I began my MDes with an interest in multispecies interactions. Specifically, increasing opportunity for intentional and caring human/more-than-human interactions. I explored ways of doing this via sensory sketches and other methods (below).
These explorations evolved into interactions with the multispecies communities present in ferments. I worked with various species of bacteria, yeasts and other fungi to co-create fermented cabbage and yogurt.
These various explorations attuned me to the multitudinous ways we live with other species, often unrecognized, in our daily lives. Humans and their daily doings, their life-making and eating well, are in constant relationship with other beings (Haraway, 2016).
I was gifted a sourdough starter culture by a colleague, who had received it from their friend (whom I have never met). I began to think about how I was now interacting and eating-with not only the ferment but also the humans who’d cared for it along the way – remnants of their microbiomes would still be present in the iteration of the ferment which was now cared for by me (Hey, 2017).
As the months passed, I collected two more starters. One all the way from Normandy, France, which had been “alive” since the 1940’s, and one very young wild ferment started in a colleague’s home. On a weekly (and sometimes daily) basis I cared for them by way of halving and feeding them, in order to maintain a fresh supply of food for the yeasts. These activities allowed a balanced and symbiotic community of yeasts and bacteria to live together in the culture.
I fed them, and they fed me (vis à vis sourdough pancakes, muffins and bread) – and the microbes in my gut – as the world fell into a global pandemic crisis. As we sheltered in place and my world shrank to the size of my home, I thought more and more about cycles and practices of care and maintenance as a way to live-well together during trying times (de la Bellacasa, 2017).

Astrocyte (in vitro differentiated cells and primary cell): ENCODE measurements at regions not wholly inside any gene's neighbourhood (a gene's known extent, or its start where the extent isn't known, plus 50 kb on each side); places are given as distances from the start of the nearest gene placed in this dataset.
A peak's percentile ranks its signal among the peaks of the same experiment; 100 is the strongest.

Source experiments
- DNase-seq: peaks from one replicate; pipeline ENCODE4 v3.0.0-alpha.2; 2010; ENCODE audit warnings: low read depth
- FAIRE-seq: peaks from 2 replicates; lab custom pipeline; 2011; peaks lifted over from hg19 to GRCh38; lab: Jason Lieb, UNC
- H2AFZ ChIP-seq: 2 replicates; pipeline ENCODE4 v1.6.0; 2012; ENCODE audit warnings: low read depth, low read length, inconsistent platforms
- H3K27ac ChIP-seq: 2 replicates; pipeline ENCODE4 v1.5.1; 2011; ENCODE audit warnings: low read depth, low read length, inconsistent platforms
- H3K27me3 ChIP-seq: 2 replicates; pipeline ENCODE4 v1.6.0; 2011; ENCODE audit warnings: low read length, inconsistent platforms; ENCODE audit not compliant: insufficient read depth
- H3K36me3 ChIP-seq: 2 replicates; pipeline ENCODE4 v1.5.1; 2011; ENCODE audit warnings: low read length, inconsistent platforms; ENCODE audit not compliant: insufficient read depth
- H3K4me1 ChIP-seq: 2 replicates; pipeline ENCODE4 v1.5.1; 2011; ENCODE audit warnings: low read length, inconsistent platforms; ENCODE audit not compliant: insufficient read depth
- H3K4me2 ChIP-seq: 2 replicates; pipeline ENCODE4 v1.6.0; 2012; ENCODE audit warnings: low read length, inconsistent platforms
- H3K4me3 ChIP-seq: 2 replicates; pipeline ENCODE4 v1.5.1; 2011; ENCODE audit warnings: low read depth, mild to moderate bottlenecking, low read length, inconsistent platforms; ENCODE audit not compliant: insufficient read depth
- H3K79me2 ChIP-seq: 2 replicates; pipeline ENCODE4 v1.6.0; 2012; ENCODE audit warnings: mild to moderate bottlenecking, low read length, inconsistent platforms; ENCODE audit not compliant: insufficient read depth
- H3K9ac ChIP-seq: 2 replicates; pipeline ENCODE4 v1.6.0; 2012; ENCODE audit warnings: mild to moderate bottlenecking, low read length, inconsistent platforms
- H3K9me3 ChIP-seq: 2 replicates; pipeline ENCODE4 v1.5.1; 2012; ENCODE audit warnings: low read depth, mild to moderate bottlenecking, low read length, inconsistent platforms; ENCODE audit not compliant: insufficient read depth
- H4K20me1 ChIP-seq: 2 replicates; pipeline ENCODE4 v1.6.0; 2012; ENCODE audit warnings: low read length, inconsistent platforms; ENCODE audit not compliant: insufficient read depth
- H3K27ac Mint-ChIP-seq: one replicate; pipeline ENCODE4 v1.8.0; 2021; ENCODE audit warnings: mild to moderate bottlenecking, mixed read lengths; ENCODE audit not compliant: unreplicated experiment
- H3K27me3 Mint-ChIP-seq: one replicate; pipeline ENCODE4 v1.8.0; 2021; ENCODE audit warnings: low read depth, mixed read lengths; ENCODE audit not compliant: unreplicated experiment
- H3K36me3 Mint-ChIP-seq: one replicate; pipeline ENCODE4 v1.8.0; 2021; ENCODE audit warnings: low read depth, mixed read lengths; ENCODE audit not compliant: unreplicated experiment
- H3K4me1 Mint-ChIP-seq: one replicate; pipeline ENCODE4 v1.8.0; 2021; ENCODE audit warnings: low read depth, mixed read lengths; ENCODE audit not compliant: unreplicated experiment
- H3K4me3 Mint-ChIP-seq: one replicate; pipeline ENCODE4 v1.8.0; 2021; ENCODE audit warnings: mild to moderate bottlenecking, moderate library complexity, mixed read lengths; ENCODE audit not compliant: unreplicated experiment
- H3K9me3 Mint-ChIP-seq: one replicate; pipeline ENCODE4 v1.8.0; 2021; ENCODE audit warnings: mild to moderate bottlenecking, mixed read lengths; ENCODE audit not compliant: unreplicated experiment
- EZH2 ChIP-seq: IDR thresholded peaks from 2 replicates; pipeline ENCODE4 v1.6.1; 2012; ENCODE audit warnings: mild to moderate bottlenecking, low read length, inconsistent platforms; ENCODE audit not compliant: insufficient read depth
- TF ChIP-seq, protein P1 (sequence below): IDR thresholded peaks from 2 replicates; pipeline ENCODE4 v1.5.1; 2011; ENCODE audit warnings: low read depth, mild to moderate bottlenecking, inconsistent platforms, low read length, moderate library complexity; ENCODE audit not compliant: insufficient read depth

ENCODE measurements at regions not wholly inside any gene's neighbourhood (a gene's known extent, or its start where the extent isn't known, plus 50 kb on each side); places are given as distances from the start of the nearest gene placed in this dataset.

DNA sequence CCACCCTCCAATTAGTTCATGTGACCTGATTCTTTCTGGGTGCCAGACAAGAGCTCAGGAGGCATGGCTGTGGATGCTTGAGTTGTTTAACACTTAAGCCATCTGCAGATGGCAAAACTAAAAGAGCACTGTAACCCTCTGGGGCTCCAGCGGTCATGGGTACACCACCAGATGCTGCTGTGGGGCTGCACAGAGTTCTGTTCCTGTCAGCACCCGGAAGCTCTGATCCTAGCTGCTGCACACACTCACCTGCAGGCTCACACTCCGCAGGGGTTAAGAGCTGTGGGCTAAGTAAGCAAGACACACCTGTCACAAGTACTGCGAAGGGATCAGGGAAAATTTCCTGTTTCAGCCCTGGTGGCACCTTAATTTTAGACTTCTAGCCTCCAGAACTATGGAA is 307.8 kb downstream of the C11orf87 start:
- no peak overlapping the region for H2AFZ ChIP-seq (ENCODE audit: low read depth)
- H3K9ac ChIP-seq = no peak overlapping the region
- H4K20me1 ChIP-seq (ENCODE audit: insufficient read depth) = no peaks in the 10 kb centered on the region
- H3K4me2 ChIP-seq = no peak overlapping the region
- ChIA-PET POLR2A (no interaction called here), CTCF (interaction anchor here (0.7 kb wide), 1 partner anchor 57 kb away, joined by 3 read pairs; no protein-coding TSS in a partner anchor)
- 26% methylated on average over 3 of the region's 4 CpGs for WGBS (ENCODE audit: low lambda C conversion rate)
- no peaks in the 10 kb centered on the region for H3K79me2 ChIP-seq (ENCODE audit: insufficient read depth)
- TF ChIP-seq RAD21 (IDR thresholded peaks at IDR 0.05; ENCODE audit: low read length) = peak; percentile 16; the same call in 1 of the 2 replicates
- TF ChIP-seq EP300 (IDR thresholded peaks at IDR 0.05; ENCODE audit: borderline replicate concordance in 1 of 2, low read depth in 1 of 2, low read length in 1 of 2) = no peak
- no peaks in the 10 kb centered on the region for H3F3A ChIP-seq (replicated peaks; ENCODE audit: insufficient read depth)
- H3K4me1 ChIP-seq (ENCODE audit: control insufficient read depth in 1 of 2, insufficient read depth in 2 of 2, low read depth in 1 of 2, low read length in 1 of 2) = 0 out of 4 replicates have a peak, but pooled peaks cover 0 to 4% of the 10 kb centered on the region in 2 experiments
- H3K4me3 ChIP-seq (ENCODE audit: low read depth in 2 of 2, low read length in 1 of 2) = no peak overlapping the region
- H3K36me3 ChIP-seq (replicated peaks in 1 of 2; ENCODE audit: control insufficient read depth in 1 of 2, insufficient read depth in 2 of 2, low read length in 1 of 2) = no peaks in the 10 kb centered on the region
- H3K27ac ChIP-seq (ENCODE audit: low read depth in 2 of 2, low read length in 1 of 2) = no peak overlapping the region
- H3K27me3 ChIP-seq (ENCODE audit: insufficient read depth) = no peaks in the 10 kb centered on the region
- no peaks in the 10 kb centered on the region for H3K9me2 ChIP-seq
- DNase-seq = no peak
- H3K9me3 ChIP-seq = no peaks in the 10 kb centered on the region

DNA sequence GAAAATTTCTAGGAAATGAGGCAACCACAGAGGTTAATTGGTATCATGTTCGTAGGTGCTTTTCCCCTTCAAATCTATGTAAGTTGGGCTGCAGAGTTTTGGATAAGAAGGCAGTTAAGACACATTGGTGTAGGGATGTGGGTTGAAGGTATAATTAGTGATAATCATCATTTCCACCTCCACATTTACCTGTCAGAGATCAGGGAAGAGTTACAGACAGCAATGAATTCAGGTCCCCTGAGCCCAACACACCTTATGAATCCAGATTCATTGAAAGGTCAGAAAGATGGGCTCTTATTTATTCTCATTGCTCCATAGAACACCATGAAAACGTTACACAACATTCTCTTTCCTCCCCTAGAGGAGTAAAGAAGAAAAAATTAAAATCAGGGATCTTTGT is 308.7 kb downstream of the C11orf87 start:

In April of 2020, myself and three other designers (Laura Kozak, Jean Chisholm and Avi Farber) assembled to answer a call from the Canadian Association of Graduate Studies. The call was to respond to a Policy Horizons Canada report called The Next Generation of Emerging Global Challenges: Living within the Earth’s Carrying Capacity, produced to “identify the next generation of global challenges for consideration by SSHRC”. This call took place as we and the rest of the world scrambled to come to terms with a global pandemic.
How could we, from the humble makeshift workspaces of our kitchens and bedrooms, generate something in response? And how could we do this while managing our own mental health and well-being through a time where everything felt like quicksand?Excerpt from Micro Care: Small Acts of Resilience for Living Within the Earth’s Carrying Capacity
As we gathered together via remote video calls, and expressed the feelings of urgency and nervousness we felt, we landed on a way of working that could be nourishing in its lightness, and motivating in its emergence.
We documented and discussed modest actions of resilience and care for ourselves, each other and the systems surrounding us: our weekly discussions, secret instagram, and informally shared reading list themselves becoming a typology of care. Weekly calls evolved into reading and writing, and we let the project be led by our instincts through the spring of 2020, a period of time where each week felt new in tone; the result of almost-daily bombshells in the news.Excerpt from Micro Care: Small Acts of Resilience for Living Within the Earth’s Carrying Capacity
Once the publication had been developed with contributions by ourselves and members of our networks, I was able to look back and see parallels between that emergent, non-hierarchical way of working and the ways in which I had been caring-with the multispecies ferments I’d been co-creating life with alongside this project.
Note: The full Micro Care publication can be accessed via the Libby Leshgold Publishing the Present digital archive.
De La Bellacasa, M. P. (2017). Matters of care : speculative ethics in more than human worlds. University Of Minnesota Press.
Haraway, D. (2016). Staying With The Trouble : Making Kin In The Chthulucene. Duke University Press.
Hey, M. (2017). Fermenting Communications: Fermentation Praxis as Interspecies Communication. In M. Tromble & P. Olynyk (Eds.) Interspecies Communication (pp. 149-157) Canada: Public.